For a study, researchers provided data on food consumption throughout pregnancy, breastfeeding, and early childhood that may help prevent childhood asthma. The study also discussed how future research might be improved. Recent observational study data showed that following particular dietary patterns during pregnancy, such as the dietary inflammatory index, Mediterranean diet, and Maternal diet index, might prevent asthma and/or wheezing in the kid. Higher-dose vitamin D supplementation during pregnancy might be related to a reduction in early transitory childhood wheezing in the children. Breast milk with higher amounts of omega-3 fatty acids might be protective against childhood asthma. Nursing newborns had been proved to provide numerous advantages to both mother and child, however, there was no clear link between breastfeeding and the development of asthma. Infants and children might need to limit their consumption of advanced glycation end products during childhood, raise their food intake according to the traditional Mediterranean diet, and diversify their food intake.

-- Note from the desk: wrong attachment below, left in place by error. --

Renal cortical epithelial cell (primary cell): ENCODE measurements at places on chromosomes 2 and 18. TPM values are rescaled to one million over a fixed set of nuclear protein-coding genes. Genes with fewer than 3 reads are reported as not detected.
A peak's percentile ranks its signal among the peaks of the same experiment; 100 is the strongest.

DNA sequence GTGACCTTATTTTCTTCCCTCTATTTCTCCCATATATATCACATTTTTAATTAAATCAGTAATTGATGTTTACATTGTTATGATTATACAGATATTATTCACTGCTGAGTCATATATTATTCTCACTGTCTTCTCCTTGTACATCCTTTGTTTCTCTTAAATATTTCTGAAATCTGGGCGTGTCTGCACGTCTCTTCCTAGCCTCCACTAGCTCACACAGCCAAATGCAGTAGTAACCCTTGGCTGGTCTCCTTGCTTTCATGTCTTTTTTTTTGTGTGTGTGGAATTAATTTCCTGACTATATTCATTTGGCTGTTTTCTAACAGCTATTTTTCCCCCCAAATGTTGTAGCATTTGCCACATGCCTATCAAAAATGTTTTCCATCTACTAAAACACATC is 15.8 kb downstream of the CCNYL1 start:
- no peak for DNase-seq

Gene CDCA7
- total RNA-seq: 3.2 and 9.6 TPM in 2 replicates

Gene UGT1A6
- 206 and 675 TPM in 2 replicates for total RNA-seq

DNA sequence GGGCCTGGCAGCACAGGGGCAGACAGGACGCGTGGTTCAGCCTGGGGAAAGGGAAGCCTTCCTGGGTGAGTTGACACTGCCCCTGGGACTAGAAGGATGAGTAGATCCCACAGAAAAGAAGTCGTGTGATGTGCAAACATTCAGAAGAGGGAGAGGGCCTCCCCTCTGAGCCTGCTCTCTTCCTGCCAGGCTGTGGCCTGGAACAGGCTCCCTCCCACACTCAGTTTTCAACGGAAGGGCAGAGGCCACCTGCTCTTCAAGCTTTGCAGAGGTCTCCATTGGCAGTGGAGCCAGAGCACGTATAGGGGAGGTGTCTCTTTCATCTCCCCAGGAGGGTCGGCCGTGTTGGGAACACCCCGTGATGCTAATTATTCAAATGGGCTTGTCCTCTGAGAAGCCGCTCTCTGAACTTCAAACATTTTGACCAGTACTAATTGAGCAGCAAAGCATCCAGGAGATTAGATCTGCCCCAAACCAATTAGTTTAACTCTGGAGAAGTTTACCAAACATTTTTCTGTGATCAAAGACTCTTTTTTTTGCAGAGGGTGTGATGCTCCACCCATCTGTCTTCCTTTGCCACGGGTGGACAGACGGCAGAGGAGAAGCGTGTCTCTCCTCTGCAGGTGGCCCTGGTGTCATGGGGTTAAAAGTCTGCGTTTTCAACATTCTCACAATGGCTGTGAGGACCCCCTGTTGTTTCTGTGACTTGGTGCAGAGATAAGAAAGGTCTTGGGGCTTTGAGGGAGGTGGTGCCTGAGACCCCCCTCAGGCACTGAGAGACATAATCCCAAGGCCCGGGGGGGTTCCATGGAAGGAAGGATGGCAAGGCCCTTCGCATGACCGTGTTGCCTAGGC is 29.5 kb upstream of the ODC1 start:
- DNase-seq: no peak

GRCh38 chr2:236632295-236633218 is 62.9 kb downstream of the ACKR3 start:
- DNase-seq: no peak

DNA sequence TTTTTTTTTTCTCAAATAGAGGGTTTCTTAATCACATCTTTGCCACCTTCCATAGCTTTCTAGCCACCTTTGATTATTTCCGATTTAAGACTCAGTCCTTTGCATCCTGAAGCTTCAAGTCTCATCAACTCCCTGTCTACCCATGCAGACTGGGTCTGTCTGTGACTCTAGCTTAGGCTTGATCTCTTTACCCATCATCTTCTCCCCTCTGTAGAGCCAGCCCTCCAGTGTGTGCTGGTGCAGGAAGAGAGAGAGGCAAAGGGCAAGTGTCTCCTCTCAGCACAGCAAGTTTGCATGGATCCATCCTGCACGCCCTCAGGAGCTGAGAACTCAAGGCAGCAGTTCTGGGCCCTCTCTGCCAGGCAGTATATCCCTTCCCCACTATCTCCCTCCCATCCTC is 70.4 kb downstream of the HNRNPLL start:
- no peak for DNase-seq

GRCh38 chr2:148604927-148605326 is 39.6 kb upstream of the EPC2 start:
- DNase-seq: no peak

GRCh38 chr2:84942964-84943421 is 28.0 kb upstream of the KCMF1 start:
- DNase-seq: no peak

There was minimal data to support dietary modifications for avoiding early transitory childhood wheeze. It was critical to unify relevant definitions and other significant variables in order to standardize approaches for future data collecting and reporting. The factors presented were intended to allow for better comparability of future research and to give better counsel to patients and families.